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Author’s note: the third article following on from “The Darkness of Being the Other Woman” and “Dear Unfaithful Man.” I was inspired to write this from the wives who reached out to me, expressing their stories. It’s been incredibly insightful writing about this complex topic from each perspective and I’m grateful to those who have openly shared with me.
“Sometimes your heart needs to accept what your mind already knows.” ~ Anonymous
You stand in the kitchen, absentmindedly, stirring the contents of the pot on the stove.
It’s getting late and that feeling is bubbling away inside of you. That feeling that something isn’t right.
He’s been late a lot over the past few months. Busy at work is the response you get when you question him. He’s preoccupied, perhaps a little distant. But he’s tired, he explains—after all, work is hectic.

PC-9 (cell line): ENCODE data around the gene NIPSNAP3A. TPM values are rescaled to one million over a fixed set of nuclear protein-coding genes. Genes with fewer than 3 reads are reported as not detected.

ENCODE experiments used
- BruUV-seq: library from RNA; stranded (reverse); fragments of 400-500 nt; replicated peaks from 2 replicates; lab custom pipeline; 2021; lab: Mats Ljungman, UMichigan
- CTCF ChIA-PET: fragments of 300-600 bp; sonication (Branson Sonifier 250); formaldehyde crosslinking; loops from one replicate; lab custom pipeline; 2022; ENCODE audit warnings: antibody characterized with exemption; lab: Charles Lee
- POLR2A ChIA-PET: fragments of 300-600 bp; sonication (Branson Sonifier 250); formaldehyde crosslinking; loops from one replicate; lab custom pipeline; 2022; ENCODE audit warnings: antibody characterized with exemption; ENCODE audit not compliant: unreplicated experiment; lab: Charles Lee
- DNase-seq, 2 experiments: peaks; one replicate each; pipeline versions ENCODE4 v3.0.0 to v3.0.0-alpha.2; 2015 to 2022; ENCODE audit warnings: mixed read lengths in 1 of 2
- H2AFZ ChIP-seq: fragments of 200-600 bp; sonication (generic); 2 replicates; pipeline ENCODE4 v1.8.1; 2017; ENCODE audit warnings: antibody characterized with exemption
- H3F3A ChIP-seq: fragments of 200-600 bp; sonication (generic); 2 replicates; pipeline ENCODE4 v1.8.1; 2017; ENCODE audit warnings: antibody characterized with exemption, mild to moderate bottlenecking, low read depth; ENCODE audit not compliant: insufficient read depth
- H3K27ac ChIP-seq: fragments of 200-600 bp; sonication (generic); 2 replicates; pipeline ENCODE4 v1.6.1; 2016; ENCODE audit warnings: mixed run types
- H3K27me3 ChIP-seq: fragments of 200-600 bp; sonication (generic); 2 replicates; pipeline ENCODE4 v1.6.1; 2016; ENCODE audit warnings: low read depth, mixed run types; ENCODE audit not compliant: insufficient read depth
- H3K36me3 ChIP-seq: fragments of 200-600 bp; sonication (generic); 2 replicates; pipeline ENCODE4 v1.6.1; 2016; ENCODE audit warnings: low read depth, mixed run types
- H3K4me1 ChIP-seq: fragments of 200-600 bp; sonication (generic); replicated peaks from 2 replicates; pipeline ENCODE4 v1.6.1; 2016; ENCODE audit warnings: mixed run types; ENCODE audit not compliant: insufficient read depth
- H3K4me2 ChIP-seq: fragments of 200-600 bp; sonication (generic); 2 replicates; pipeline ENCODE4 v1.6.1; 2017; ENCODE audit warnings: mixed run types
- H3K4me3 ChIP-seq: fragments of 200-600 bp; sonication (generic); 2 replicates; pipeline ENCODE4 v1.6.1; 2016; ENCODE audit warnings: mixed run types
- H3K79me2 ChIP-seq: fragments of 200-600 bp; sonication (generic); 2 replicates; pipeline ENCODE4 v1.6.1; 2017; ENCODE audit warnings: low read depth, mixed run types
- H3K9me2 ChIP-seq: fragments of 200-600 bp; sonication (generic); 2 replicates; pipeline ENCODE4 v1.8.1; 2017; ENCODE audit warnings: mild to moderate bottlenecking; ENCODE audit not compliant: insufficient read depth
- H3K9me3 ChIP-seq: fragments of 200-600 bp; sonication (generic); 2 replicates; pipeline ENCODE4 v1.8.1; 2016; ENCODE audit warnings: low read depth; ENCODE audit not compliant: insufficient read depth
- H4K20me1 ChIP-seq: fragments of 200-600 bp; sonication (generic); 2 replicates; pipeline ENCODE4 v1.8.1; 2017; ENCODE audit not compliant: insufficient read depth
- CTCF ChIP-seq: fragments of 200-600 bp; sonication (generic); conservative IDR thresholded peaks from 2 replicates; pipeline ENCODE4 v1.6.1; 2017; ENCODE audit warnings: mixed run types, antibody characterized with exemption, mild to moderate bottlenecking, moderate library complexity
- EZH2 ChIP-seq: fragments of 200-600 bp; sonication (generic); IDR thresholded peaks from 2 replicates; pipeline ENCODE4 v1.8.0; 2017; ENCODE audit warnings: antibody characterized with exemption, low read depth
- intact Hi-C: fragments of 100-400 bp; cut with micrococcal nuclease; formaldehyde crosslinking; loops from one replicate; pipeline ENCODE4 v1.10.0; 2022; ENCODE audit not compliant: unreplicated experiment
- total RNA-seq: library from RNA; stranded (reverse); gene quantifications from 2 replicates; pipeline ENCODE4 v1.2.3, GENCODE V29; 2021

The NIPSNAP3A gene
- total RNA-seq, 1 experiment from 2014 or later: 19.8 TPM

He spends more time anywhere else but home. He needs his space and own hobbies; it’s good for his physical and mental health, and he implores you to be more understanding of the stress he is under.
But still you have that feeling.
Dear wife, I know you feel anxious—uncertain and a little scared. But your gut, your intuition…she’s trying to tell you something.
You can almost pinpoint the change. It wasn’t necessarily obvious. In fact, it’s some of the subtle changes that are bothering you the most. It’s the changes in mood. It’s the energy he has when he leaves home. It’s that dip in energy he has when he walks through the door. It’s the simmering frustration he seems to have. It’s the swing to kindness and caring when he feels you’re suspicious, or the defensive behaviour he displays when questioned. It’s the projection.
Dear wife, I know you feel like you’re going crazy. You’re not sure what’s real anymore. Don’t bury that feeling, that little voice.
Each night you go to bed and lay beside the man you gave your heart to. He’ll give you a cuddle, and you’ll feel relieved, like everything is okay. It’s just your imagination. You know he has a flirty personality, but he chose you, and you have a life together—a home, a family.